Sen. Franken introduces bill to force Congress to pay for war
One theme that arises in discussion of the Afghanistan war is that Americans just don’t feel the impact enough in their daily lives. The all-volunteer military, along with their friends and family, bear an enormous burden in a war that has continued over nearly a decade. While the current budget debate makes it clear that domestic programs that matter to people are being slashed while war spending continues, Congress hasn’t had a serious debate about the tradeoffs we make. Without that debate, it’s much easier to continue unnecessary and expensive wars.
Sen. Al Franken (D-MN) is working to change that with his new Pay For War Resolution. The bill would mandate that all future wars are paid for by either increasing revenues or cutting spending. Sen. Franken introduced the bill in a floor speech last week:
The resolution seeks to reestablish a fiscally responsible way of paying for our wars. It’s fiscally responsible because it would require that war spending be paid for, or offset, as we say in the Senate. It’s also morally and politically responsible because it would re-establish the connection between the citizenry of the U.S. and the costs of going to war – a burden that is now shared solely by the men and women of the military and their families, while the rest is passed on to future generations in the form of debt.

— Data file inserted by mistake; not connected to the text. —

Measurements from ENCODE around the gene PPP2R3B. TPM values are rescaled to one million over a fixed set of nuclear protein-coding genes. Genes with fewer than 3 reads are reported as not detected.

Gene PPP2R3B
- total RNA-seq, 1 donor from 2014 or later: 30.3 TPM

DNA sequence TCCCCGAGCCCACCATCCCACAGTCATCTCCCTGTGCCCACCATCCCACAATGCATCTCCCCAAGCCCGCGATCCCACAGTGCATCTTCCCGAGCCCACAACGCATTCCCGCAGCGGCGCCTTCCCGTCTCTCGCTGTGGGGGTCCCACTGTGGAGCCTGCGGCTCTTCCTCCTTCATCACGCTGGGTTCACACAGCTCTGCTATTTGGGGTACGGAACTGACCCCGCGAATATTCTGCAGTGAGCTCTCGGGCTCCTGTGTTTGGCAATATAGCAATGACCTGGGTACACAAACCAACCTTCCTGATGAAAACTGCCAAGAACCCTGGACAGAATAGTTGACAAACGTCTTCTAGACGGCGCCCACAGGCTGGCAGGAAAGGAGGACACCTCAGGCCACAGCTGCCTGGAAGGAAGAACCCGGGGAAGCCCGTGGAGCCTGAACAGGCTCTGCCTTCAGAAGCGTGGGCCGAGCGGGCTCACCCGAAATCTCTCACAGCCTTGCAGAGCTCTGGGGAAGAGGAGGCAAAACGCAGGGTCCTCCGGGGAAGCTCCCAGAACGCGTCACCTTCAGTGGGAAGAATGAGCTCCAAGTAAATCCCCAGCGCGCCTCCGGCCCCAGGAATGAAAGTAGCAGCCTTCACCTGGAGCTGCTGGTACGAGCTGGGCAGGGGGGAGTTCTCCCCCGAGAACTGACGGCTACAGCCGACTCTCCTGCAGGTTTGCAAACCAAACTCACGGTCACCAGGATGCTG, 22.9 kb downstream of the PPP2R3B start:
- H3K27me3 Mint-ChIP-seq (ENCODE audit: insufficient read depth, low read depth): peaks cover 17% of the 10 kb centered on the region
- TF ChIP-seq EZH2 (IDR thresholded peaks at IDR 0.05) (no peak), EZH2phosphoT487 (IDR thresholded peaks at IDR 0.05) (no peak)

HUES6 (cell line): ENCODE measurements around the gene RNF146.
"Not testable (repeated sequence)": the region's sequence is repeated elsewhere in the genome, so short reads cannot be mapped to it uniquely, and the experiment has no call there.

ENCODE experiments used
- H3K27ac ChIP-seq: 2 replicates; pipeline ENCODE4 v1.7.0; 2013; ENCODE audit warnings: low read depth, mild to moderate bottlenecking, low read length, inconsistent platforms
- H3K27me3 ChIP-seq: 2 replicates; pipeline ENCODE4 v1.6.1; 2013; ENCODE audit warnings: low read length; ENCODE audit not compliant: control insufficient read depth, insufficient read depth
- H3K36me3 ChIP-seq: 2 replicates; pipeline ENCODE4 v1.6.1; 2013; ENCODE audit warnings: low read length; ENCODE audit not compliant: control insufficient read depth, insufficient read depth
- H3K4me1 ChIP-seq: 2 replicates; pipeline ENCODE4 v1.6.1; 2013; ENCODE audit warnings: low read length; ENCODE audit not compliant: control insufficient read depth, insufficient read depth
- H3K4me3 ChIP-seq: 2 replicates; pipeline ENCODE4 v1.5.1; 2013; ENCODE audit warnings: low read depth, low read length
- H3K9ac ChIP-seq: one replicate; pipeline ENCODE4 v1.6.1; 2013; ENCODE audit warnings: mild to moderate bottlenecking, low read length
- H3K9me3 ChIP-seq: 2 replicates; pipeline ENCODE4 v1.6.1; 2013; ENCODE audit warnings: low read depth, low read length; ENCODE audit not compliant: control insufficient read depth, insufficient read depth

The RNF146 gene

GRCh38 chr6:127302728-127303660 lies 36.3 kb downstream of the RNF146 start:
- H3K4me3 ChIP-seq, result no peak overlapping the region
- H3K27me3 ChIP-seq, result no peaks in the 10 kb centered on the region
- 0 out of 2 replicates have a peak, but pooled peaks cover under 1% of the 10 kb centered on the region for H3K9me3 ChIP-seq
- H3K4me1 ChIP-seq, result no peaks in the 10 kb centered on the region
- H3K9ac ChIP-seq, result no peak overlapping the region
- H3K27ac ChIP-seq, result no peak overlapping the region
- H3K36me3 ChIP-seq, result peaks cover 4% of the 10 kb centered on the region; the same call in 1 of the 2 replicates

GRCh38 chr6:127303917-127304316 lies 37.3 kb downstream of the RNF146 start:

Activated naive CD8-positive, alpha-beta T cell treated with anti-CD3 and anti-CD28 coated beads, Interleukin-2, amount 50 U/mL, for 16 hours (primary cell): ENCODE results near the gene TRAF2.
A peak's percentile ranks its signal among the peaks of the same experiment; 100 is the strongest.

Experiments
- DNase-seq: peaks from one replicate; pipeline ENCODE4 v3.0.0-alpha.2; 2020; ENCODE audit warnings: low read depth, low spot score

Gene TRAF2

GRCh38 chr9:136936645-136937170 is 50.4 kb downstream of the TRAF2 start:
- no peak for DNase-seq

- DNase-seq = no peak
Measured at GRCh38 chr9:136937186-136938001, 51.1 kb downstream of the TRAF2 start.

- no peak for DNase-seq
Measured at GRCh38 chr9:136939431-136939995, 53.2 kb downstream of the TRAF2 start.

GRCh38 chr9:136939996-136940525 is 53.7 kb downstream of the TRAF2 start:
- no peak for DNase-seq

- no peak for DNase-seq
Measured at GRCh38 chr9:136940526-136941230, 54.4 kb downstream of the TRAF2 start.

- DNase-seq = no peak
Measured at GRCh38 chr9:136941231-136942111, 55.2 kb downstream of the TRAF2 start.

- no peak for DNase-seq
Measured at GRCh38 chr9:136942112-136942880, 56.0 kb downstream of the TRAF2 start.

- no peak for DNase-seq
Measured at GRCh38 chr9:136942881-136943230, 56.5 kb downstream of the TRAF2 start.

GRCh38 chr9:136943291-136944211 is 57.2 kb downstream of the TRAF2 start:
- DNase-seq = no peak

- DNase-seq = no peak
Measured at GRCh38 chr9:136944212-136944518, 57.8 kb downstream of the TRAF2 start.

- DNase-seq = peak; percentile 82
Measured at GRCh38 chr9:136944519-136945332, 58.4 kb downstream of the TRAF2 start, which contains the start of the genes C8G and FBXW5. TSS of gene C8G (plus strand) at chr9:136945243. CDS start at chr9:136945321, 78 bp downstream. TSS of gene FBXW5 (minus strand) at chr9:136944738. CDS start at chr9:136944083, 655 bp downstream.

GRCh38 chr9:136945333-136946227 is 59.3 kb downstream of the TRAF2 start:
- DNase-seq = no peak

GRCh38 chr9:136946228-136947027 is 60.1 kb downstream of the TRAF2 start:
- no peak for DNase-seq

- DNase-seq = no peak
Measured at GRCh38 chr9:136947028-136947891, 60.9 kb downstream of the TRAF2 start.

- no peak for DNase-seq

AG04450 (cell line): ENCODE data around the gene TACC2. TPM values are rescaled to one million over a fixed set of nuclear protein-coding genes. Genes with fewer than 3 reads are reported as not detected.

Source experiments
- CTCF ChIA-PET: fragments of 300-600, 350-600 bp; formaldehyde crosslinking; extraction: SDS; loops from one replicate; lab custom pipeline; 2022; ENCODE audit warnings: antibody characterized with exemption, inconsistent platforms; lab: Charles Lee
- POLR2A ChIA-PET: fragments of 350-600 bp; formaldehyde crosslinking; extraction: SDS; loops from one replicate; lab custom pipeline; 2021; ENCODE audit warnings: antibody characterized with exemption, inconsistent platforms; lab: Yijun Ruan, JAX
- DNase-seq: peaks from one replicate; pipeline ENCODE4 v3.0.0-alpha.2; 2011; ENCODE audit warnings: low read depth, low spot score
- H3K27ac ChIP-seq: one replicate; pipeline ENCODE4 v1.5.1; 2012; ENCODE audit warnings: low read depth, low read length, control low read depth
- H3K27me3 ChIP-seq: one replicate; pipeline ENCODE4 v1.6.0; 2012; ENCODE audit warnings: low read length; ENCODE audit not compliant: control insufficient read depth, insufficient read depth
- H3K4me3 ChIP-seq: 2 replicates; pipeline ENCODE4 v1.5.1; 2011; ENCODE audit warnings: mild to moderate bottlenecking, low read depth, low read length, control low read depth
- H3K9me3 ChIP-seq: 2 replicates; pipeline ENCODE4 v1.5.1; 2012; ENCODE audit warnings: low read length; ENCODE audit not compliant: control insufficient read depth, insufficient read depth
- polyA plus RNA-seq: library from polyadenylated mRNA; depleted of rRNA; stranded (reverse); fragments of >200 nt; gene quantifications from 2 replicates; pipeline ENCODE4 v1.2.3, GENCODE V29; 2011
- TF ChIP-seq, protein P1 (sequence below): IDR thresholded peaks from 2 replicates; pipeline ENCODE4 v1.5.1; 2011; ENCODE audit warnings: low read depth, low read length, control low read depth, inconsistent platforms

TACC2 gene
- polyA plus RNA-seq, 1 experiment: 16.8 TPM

Sen. Franken was clear that this resolution is not symbolic; he intends to work to pass it into law. If this bill were passed and the administration had to come to Congress for supplemental funding for operations in Libya, for instance, the additional funding would have to be offset or the provision would have to be overridden by at least 60 senators.
We need this kind of debate to happen to truly examine whether our wars are worth the sacrifices we make, whether those sacrifices are apparent in tragic injuries and death, or hidden in the budget shuffling that cuts important services while funding wars. Hopefully this legislation will bring us one step closer to understanding what we’re losing when we go to war.